Growing up in Singapore, we’ve all heard countless superstitions that are supposed to lead us to harm. These superstitions often have no rational explanations behind them, but we kind of believe them anyway.
I remember asking my grandmother why I couldn’t cut my nails at night, and she just simply said to trust an elder’s words. Well, no room for argument there.
These Asian superstitions may sound crazy, but it’s a part of our culture and some are pretty interesting. Here are eight superstitions commonly heard in Singapore and Asia, that you may or may not want to adhere to (but good luck if you don’t!).
The Chinese believe that there are three balls of flames on us; one on each shoulder and one on our head. The fire protects us from evil spirits, keeping them away like a badass flamethrower if you’re walking back home alone at night through a dark alley.
However, if you hear a voice calling out to you from behind, do not turn your neck around as you will extinguish the flame. That would be game over then, as you’ve just lost your “weapon” and the voice that called out to you is going to eat you alive. Or maybe it will walk you home? Might be a friendly ghost.
This one might be a little uncommon to some of you, but it’s apparently unwise to step or walk over somebody who is lying down. I remember doing that to my dad when I was young as he napped on the floor, and my mum would tell me to stop it.
The reason is because if you step over somebody lying on the ground, that person would die. Wow, didn’t expect that plot twist now, did you?
This superstition is a classic. Ah Ma always says not to clip your nails at night, or else the “dirty things” will come visit.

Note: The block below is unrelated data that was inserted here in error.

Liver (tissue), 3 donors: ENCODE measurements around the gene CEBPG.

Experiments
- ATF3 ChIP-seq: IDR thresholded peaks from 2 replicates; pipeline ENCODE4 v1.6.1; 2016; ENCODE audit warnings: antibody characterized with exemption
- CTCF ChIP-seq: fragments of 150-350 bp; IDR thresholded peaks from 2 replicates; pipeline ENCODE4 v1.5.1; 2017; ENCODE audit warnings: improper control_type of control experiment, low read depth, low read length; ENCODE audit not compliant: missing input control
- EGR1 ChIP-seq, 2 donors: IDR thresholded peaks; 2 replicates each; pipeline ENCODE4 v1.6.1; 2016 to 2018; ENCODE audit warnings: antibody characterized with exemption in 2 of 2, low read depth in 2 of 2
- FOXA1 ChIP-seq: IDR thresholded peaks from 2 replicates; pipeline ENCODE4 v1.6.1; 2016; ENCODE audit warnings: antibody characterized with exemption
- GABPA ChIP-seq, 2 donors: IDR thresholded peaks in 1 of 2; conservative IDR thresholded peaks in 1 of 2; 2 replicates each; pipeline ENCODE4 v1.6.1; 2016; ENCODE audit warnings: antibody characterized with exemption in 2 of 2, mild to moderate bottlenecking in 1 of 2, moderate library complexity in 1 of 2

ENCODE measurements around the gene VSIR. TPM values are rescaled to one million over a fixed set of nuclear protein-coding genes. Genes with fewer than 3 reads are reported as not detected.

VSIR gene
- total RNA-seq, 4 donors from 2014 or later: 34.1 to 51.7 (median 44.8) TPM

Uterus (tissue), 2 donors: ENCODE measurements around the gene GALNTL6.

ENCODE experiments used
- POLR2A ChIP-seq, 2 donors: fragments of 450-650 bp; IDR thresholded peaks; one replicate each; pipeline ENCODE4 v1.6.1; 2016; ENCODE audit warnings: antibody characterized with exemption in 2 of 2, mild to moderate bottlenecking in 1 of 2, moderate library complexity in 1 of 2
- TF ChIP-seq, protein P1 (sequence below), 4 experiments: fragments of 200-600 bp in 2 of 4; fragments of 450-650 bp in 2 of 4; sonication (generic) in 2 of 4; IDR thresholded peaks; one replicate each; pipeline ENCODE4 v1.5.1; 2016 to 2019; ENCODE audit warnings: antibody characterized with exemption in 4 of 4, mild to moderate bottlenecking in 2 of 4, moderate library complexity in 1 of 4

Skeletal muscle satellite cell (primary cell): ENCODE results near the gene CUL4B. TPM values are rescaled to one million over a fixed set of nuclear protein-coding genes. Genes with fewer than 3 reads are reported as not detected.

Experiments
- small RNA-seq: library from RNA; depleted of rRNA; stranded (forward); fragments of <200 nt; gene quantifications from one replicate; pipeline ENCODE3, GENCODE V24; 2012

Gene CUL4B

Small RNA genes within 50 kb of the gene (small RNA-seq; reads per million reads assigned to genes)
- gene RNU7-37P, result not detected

Personally, I think it’s just because in the past, there wasn’t any lighting readily available at the flip of a switch. Thus, it was hard to see at night and you might accidentally cut your fingers.
But whatever helps you sleep at night, yeah?
There’s a belief that dogs can see into the other realm, so if you hear or see a dog barking late at night for no reason, it means there’s a ghost.
See, that’s another reason to own a dog; it tells you when and where a ghost appears so you can avoid it. What a good boy indeed.
This is more of a Malaysian and Indonesian thing, but I’m sure we’ve all heard of it as well. A Pontianak is the spirit of a woman who died while she was pregnant.
If you hear the dreadful cries of babies at night, it could be a sign that the Pontianak is near. Or if you’re walking alone at night, and you smell something sweet like jasmine… RUN.
This is one that I’m guilty of way too often. Basically, if you start whistling at a time like 2am, evil spirits will be attracted to your beautiful whistling sound and they will come and find you.
Stop whistling and start humming instead!
Ever heard that you should never sleep in front of a mirror? It’s believed that as you sleep, your soul leaves your body and wanders around. So if there’s a reflection of you in the mirror, the soul might go into the mirror, thinking that it’s your body, and never return to your actual body.
You’ll then be a soulless and lifeless chunk of flesh, lying on your bed. Basically what I already am every day.
I used to play in the park a lot, and my mum always told me to siam the butterflies if they flew too close to me.
She told me it was because butterflies could potentially blind me. And so, silly me believed that for most of my childhood. I blame my mum for the fact that I could never catch a Butterfree.
I’m stopping the list at eight because it’s a lucky number, and I think we all need some luck right now after reading this article. Many of the superstitions have no rhyme or reason behind them; they just exist as sort of a guideline for people to ease their fears.
Whether you choose to believe them or not, I guess there is no harm in following through with some of these superstitions. It might really just give you a peace of mind. I definitely don’t want to see a Pontianak ever in my life.
Sleep tight tonight, people.
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